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Canada’s Modern Cideries

At Chain Yard, Halifax’s first urban cidery, brainstorming for new products and ciders happens in an unusual locale. “This building is actually an old bank,” explains operations manager Mike Lim. “The office where we usually discuss a lot of the upcoming cider ideas is in the old vault.”

This brainstorming location has inspired the name for one of Chain Yard’s higher-end line of ciders. The Vault series features ciders that have an added degree of complexity and flavour. There’s also Chain Yard’s 100 Series—limited editions that have only been produced in a quantity of 100 bottles.

As ciders grow in popularity across the country, producers are responding with specialty products to meet the demands of adventurous, curious cider-drinkers. Cideries like Chain Yard borrow techniques, ingredients and tools from craft brewing and winemaking to develop unexpected flavours and added complexity.

Take Pippin Russet, for example, which is part of Chain Yard’s Vault Series and uses two apple varieties that are harder to find in Nova Scotia. “Compared to some of the commercial apples that have a lot of water and sugar, cox orange pippin and golden russet have a good amount of tannin and acidity,” Lim explains. So, to take full advantage of its unique flavours, Lim and the team at Chain Yard Cider gives these apples the special treatment with a long, slow fermentation. “It really brings out the characters of the apple for a more complex and balanced cider.”

Barrel-aging is also a popular technique for developing unique ciders. Chain Yard favours the use of oak barrels formerly used to make whisky. “If you’re barrel-aging, then you’re picking up notes from the barrels like oak and vanilla,” Lim explains. Brettanomyces, a yeast popular in craft brewing, has also crossed the bridge into cider making. “It actually creates some off-flavours and weird, funky notes that people are really getting into.”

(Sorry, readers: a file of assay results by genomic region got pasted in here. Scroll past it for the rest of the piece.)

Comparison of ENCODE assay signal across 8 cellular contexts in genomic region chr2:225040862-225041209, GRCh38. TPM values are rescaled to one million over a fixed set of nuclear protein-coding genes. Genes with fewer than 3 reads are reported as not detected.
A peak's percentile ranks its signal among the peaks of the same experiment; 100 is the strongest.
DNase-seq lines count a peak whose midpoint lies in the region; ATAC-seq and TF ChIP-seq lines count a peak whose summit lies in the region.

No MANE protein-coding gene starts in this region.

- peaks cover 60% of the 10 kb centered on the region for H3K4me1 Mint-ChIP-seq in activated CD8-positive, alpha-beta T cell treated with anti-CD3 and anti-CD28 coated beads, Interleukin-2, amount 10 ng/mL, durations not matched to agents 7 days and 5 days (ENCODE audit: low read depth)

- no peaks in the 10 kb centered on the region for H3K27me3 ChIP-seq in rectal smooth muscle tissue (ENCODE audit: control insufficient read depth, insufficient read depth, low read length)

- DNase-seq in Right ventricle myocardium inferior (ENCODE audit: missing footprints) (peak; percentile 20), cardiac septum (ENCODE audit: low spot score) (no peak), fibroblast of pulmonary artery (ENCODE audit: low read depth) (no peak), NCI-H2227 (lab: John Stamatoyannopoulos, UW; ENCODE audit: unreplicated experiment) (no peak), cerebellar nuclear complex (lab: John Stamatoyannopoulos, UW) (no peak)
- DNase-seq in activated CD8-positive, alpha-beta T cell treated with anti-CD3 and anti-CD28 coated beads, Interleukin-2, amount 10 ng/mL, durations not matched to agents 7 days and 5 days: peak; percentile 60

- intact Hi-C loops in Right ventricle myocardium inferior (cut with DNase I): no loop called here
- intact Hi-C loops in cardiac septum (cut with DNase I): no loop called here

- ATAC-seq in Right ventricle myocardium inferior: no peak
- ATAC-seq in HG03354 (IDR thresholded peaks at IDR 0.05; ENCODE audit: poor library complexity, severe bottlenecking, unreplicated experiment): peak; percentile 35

These experimental ciders take longer to make—up to six months, compared to a quick three-week turnaround for their regular lineup. But the effort has paid off for Lim and the team at Chain Yard. Pippin Russet took home a gold award at the 2019 Great Lakes International Cider and Perry Competition. And licensees have shown a growing interest in stocking and serving Chain Yard’s specialty ciders.

Since refined ciders have a higher price point than the average offering, bar and restaurant owners should give special consideration to these menu offerings.

When working with a new licensee, Lim’s team offers a tasting for staff to become better acquainted with the flavours and characteristics of refined ciders. He suggests restaurant and bar owners request tastings from the cider producers they’d like to work with. Once staff are educated, they can also help pass that knowledge onto the customer as they may also be new to the complex flavours of higher-end ciders.

Additional description in the menu can also help customers to better understand why a particular cider may have a higher price point, if space permits.

Presentation methods can also help enhance the experience of enjoying a refined cider. “We serve our Vault series, or any bottle product, in a wine chiller and serve them with wine glasses,” Lim explains. “If you’re pouring small amounts into a wine glass, it’s opening up and you’re getting to enjoy the aromas more than in a large pint glass.” If the recent craft beer boom is anything to go by, Lim believes that interest in refined ciders is only growing. “I think we’re seeing a lot of the same trends that we saw in the craft beer development,” he says. “People started off with large commercial ciders, then they wanted to try the local ciders, and now they’re wanting something more unique—something that has more of a story behind it.”

Mike Lim’s Favourite Cideries Across Canada 

Chain Yard Cider operations manager Mike Lim shares his most memorable cider producers across the country.

Sea Cider Farm & Ciderhouse, British Columbia: This family-owned orchard and ciderhouse produces all-organic cider.

Left Field Cider Co., British Columbia: Another family-owned operation that blends English and French cider varieties.

Revel Cider Co., Ontario: Using spontaneous fermentation, Revel creates funky and unique ciders.

West Avenue Cider House, Ontario: This cidery’s barrel-aged and cask conditioned ciders are some of Canada’s most innovative.

Red Rover Cider, New Brunswick: International award-winning ciders from the first craft cider producer in New Brunswick.

Yip Cider, New Brunswick: This orchard and cider producer has an apple growing history dating back to 1964.

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